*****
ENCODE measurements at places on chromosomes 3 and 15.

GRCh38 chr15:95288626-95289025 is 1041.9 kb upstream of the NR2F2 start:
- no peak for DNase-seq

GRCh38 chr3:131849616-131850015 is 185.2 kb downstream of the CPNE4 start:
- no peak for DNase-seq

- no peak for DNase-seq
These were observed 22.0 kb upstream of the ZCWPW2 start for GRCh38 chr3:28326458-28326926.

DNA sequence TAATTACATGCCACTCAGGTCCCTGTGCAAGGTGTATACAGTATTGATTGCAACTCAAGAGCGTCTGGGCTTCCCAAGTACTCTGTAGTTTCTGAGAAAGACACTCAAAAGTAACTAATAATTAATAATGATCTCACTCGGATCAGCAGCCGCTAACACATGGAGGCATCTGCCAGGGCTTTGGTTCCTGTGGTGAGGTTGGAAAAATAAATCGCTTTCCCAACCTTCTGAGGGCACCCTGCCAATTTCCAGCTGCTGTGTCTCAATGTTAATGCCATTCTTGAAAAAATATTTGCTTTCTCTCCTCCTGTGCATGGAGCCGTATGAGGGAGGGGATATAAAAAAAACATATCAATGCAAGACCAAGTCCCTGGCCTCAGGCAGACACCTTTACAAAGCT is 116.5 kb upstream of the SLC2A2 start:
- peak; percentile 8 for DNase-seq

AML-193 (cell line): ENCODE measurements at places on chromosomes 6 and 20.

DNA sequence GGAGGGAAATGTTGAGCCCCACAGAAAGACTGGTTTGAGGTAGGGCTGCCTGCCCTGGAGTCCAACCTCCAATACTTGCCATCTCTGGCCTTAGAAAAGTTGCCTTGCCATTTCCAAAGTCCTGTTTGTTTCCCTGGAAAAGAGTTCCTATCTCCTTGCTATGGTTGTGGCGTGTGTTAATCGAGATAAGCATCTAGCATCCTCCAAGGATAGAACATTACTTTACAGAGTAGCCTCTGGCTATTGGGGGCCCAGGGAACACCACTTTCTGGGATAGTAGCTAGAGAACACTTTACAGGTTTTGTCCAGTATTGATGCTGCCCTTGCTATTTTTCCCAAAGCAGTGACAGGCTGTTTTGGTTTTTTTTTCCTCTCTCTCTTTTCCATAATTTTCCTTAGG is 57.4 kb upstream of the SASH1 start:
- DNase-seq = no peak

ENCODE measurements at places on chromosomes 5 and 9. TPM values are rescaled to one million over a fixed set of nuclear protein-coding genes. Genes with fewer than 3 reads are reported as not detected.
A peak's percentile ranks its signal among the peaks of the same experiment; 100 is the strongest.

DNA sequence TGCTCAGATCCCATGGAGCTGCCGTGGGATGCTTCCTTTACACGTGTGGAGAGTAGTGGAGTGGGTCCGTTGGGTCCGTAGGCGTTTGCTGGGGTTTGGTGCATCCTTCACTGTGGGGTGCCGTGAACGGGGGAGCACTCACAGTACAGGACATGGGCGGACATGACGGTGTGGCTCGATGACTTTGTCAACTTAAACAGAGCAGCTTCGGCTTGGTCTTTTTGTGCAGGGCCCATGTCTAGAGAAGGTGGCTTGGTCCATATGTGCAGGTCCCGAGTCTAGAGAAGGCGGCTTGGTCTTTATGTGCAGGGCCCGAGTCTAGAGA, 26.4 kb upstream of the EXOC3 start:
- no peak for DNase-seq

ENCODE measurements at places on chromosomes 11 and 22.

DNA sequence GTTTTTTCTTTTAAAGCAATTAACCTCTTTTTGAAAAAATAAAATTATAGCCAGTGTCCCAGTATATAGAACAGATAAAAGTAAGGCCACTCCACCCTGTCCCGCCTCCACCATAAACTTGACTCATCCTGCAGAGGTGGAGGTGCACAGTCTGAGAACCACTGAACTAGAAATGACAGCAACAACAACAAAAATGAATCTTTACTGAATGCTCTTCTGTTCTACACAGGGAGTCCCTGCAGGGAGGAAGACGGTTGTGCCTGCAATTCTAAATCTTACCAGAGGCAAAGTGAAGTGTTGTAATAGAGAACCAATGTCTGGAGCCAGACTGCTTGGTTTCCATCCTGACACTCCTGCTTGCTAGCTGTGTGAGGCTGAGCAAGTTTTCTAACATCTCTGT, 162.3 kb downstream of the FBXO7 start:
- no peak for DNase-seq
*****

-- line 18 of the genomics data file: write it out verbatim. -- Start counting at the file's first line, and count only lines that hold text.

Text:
DNA sequence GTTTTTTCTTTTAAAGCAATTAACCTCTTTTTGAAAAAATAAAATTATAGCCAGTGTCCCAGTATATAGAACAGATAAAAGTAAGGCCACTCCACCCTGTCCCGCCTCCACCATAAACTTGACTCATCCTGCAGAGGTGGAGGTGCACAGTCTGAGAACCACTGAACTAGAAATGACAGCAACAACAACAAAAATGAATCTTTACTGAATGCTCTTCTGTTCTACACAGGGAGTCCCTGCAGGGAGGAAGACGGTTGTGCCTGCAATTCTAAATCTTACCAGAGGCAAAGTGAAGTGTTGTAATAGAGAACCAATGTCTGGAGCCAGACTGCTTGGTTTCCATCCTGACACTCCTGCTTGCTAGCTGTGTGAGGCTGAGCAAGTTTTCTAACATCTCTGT, 162.3 kb downstream of the FBXO7 start: